If you are anything like me, sometimes that car doesn’t get serviced exactly every six months.  What happens if you are overdue for your maintenance service.  Typically nothing, but if you keep missing them, you increase the risk of a major problem.  Our bodies even have warning lights, much like our cars.  Pain.  When you start to feel pain, its your bodies way of telling you that there is a problem that needs to be resolved.  Sometimes you can resolve it yourself, with stretching and exercises.  But sometimes it needs the help of a therapist, such as an osteopath to help keep things moving well.

To keep flogging the car analogy, if you were to decide to take your typical commuter car that you drive from St. Helena, Eltham, Diamond Creek etc to the city each day and take it out to race on a track on weekends, you would need to service your car more frequently.   Much the same with your body, if you decide to start running, going to the gym or generally increasing the physical demands on your body – there is going to be a higher demand for maintenance treatment to minimise the risk of injury.

Every body is different, so there is not set period of time for maintenance treatment.  Some people come in every six months, while others have a history of past injuries and might need some work every six weeks or so.  It comes down to the individual.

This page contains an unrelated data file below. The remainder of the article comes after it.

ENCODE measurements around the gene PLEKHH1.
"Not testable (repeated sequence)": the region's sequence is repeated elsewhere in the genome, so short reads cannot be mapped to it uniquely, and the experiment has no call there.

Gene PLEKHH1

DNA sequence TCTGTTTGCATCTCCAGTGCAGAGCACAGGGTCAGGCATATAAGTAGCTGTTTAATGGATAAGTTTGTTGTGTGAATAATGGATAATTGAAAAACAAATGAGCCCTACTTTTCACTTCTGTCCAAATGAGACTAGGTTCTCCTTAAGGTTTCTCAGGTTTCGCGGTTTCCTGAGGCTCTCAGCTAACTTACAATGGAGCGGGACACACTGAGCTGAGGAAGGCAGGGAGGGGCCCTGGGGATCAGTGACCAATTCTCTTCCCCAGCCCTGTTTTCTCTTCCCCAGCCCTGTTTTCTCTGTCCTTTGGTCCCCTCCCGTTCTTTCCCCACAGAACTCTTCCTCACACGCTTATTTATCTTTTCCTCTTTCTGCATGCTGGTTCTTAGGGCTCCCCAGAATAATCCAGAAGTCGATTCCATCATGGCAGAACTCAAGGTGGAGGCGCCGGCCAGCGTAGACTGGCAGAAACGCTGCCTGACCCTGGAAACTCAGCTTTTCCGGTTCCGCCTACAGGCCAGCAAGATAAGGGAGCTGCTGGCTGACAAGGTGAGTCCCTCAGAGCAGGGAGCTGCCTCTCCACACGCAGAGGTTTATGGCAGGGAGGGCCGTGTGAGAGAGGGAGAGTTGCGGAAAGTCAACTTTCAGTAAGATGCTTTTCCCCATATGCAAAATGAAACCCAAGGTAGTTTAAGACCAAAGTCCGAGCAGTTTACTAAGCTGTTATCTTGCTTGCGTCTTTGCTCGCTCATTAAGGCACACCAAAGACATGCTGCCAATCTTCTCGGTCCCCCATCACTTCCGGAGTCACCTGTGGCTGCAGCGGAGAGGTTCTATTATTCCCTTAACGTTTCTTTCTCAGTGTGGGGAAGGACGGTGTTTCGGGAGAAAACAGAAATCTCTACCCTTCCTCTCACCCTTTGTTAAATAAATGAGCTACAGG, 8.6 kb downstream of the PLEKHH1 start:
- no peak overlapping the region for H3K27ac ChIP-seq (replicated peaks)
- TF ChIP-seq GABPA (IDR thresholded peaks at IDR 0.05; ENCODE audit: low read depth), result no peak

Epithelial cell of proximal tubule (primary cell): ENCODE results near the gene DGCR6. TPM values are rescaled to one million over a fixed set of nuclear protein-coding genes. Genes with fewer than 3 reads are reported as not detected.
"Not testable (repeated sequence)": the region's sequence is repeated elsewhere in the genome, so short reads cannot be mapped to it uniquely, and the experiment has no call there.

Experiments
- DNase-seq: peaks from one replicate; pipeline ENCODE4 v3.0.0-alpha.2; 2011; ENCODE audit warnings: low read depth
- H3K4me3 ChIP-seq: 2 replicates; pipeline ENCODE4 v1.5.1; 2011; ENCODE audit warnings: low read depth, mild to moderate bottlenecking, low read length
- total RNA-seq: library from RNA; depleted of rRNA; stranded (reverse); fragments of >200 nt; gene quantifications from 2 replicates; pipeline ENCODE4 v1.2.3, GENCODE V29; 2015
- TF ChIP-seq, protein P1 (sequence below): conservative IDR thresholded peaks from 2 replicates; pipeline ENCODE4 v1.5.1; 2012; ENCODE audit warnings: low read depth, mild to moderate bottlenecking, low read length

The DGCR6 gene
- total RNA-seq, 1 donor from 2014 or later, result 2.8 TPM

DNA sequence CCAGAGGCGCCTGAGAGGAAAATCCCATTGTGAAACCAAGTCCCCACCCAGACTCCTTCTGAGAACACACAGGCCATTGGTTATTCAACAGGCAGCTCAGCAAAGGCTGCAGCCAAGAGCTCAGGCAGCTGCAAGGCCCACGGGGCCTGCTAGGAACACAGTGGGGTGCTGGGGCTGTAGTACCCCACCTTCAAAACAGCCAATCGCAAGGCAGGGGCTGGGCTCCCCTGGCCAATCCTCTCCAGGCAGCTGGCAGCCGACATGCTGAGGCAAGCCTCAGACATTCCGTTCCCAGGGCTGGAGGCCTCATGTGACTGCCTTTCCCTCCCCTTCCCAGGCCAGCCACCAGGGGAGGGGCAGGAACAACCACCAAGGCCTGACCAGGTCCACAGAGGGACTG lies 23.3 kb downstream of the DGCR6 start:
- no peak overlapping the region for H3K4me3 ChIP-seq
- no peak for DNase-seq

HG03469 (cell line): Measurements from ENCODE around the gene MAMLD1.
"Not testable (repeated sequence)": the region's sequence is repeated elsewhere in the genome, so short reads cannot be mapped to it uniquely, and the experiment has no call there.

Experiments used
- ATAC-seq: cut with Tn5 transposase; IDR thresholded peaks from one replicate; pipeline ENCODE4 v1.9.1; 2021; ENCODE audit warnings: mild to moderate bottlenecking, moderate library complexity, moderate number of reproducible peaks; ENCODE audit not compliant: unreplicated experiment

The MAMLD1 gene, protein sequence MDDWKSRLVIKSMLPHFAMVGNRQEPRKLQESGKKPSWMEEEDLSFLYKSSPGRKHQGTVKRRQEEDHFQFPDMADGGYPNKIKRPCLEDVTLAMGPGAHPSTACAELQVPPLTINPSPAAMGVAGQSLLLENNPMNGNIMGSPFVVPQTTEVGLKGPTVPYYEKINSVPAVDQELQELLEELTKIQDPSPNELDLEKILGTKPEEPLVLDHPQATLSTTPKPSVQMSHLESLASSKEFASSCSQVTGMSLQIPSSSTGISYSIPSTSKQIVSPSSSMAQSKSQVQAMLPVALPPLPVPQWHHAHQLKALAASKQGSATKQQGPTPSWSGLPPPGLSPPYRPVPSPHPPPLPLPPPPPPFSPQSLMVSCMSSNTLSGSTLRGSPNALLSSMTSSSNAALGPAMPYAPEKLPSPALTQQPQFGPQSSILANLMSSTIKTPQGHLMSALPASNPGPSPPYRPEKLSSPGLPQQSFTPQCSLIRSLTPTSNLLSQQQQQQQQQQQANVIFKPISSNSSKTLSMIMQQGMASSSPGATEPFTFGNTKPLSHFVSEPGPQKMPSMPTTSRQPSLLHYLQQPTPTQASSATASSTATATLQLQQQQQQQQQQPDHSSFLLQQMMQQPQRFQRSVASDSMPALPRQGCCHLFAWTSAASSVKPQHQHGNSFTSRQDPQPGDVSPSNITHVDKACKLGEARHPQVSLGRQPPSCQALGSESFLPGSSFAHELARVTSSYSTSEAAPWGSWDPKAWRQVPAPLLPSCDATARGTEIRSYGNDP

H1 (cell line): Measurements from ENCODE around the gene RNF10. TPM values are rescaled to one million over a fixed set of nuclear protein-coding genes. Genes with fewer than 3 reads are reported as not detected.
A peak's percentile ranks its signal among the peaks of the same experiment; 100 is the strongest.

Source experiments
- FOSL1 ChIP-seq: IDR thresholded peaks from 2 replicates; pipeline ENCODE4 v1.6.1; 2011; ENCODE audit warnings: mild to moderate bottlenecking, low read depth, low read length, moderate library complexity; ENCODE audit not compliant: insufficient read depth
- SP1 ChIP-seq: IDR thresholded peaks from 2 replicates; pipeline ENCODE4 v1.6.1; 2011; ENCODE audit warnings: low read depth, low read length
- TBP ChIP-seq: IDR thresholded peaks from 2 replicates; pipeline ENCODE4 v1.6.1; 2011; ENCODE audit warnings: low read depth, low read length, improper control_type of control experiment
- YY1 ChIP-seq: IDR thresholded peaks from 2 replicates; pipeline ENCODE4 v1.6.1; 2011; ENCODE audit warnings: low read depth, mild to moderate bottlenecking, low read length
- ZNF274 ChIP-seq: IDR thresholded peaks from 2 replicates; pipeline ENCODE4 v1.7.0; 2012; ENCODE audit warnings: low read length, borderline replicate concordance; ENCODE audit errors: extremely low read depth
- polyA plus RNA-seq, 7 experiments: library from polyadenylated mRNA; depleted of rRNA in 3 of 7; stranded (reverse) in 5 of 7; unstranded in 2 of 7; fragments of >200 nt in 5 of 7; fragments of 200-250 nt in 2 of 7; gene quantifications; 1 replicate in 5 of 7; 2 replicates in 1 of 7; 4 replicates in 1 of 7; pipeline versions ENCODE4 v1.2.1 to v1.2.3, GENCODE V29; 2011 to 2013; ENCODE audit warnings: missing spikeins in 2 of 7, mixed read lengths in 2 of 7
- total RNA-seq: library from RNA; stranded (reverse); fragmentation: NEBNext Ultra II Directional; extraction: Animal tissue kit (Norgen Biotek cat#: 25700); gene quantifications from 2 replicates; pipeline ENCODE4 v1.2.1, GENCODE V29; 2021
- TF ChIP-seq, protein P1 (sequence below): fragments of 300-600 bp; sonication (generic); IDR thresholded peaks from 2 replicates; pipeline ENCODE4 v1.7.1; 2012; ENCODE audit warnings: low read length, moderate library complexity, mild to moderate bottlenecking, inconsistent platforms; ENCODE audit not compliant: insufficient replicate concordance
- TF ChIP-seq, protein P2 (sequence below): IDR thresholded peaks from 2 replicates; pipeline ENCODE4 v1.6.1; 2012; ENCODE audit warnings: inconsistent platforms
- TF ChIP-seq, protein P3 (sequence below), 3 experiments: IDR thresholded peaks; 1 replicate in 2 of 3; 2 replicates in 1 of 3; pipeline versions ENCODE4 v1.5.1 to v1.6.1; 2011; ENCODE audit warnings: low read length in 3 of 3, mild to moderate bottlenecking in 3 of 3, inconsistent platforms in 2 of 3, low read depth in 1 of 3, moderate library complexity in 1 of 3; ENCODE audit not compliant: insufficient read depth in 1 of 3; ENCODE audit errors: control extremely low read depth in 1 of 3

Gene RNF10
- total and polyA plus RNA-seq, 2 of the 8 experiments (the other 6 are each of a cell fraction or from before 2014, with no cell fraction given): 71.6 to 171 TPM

If you want to discuss anything written feel free to contact Good Health Osteopathy Diamond Creek

Dr. Luke Richter (osteopath)

Good Health Osteopathy

5B 329-347 Diamond Creek Road,

Diamond Creek

Good Health Osteopathy – Quality health care commonly servicing patients from Diamond Creek, Greensborough, Eltham, St. Helena, Yarrambat.

Opinion

Travelling and stretching

As an Osteopath, I am quite fond of giving my patients stretches and exercises to do in order to better manage their back/neck/knee/relevant region of the body.

I sometimes find I have patients returning after an absence of treatment (anywhere between weeks and years) saying that their problem has ‘returned’.  Sometimes I get told it just came back, or sometimes it can be because of a trip away or ‘sleeping funny’.